TESS Data for Asteroseismology: Timing verification

Kavli Affiliate: Edward H. Morgan

| First 5 Authors: Carolina von Essen, Mikkel N. Lund, Rasmus Handberg, Marina S. Sosa, Julie Thiim Gadeberg

| Summary:

The Transiting Exoplanet Survey Satellite (TESS) is NASA’s latest space
telescope dedicated to the discovery of transiting exoplanets around nearby
stars. Besides the main goal of the mission, asteroseismology is an important
secondary goal and very relevant for the high-quality time series that TESS
will make during its two year all-sky survey. Using TESS for asteroseismology
introduces strong timing requirements, especially for coherent oscillators.
Although the internal clock on board TESS is precise in its own time, it might
have a constant drift and will thus need calibration, or offsets might
inadvertently be introduced. Here we present simultaneously ground- and
space-based observations of primary eclipses of several binary systems in the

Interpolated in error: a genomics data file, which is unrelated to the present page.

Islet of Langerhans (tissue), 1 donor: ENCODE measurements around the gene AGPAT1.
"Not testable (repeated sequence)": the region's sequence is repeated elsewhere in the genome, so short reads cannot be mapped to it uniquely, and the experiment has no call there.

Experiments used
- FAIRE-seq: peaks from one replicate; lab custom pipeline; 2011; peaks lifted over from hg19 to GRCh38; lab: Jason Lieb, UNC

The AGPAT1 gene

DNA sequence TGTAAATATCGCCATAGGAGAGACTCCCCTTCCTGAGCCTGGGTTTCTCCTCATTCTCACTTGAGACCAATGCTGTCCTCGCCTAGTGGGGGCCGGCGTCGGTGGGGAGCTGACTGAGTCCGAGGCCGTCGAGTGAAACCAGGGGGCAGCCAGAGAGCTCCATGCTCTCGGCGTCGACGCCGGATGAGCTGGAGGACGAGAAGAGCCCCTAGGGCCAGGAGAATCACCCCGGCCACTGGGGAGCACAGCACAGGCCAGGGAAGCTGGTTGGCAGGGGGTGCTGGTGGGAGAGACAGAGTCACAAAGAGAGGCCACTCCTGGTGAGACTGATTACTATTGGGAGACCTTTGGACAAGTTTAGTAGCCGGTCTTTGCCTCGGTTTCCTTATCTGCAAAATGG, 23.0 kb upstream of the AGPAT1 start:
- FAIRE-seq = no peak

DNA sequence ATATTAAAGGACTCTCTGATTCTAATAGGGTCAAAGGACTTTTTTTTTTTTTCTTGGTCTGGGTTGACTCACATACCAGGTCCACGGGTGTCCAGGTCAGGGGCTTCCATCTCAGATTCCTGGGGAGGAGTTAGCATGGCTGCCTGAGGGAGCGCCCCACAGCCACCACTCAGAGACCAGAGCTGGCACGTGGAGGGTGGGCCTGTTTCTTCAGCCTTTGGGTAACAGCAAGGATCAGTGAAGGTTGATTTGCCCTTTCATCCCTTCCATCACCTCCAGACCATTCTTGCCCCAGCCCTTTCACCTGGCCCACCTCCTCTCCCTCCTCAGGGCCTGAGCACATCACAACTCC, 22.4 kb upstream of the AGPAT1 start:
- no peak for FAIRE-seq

Southern ecliptic hemisphere, used to verify the reliability of the TESS
timestamps. From twelve contemporaneous TESS/ground observations we determined
a time offset equal to 5.8 +/- 2.5 sec, in the sense that the Barycentric time
measured by TESS is ahead of real time. The offset is consistent with zero at
2.3-sigma level. In addition, we used 405 individually measured mid-eclipse
times of 26 eclipsing binary stars observed solely by TESS to test the
existence of a potential drift with a monotonic growth (or decay) affecting the
observations of all stars. We find a drift corresponding to sigma_drift = 0.009
+/- 0.015 sec/day. We find that the measured offset is of a size that will not
become an issue for comparing ground-based and space data for coherent
oscillations for most of the targets observed with TESS.

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